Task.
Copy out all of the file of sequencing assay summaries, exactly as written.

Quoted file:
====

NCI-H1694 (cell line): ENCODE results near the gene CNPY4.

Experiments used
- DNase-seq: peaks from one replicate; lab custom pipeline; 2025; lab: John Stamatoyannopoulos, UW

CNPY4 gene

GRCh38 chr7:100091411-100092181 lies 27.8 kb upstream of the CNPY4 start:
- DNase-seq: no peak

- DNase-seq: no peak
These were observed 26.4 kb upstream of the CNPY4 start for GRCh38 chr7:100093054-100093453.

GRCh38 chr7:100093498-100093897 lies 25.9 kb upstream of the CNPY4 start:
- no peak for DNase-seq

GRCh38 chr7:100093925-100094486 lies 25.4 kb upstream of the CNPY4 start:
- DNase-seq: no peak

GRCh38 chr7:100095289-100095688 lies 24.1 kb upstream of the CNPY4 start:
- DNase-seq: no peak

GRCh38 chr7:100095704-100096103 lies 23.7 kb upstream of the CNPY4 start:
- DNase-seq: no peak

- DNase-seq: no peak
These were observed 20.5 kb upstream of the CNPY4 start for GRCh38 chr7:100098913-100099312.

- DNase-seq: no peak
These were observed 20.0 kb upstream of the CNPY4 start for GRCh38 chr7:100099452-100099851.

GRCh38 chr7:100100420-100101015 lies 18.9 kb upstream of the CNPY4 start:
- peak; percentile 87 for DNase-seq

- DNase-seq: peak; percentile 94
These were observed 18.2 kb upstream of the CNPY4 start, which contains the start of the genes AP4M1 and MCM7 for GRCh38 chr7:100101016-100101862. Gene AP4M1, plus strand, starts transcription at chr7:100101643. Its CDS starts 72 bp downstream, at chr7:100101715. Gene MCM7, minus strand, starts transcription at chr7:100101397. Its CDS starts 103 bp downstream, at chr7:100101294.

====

NCI-H1694 (cell line): ENCODE results near the gene CNPY4.

Experiments used
- DNase-seq: peaks from one replicate; lab custom pipeline; 2025; lab: John Stamatoyannopoulos, UW

CNPY4 gene

GRCh38 chr7:100091411-100092181 lies 27.8 kb upstream of the CNPY4 start:
- DNase-seq: no peak

- DNase-seq: no peak
These were observed 26.4 kb upstream of the CNPY4 start for GRCh38 chr7:100093054-100093453.

GRCh38 chr7:100093498-100093897 lies 25.9 kb upstream of the CNPY4 start:
- no peak for DNase-seq

GRCh38 chr7:100093925-100094486 lies 25.4 kb upstream of the CNPY4 start:
- DNase-seq: no peak

GRCh38 chr7:100095289-100095688 lies 24.1 kb upstream of the CNPY4 start:
- DNase-seq: no peak

GRCh38 chr7:100095704-100096103 lies 23.7 kb upstream of the CNPY4 start:
- DNase-seq: no peak

- DNase-seq: no peak
These were observed 20.5 kb upstream of the CNPY4 start for GRCh38 chr7:100098913-100099312.

- DNase-seq: no peak
These were observed 20.0 kb upstream of the CNPY4 start for GRCh38 chr7:100099452-100099851.

GRCh38 chr7:100100420-100101015 lies 18.9 kb upstream of the CNPY4 start:
- peak; percentile 87 for DNase-seq

- DNase-seq: peak; percentile 94
These were observed 18.2 kb upstream of the CNPY4 start, which contains the start of the genes AP4M1 and MCM7 for GRCh38 chr7:100101016-100101862. Gene AP4M1, plus strand, starts transcription at chr7:100101643. Its CDS starts 72 bp downstream, at chr7:100101715. Gene MCM7, minus strand, starts transcription at chr7:100101397. Its CDS starts 103 bp downstream, at chr7:100101294.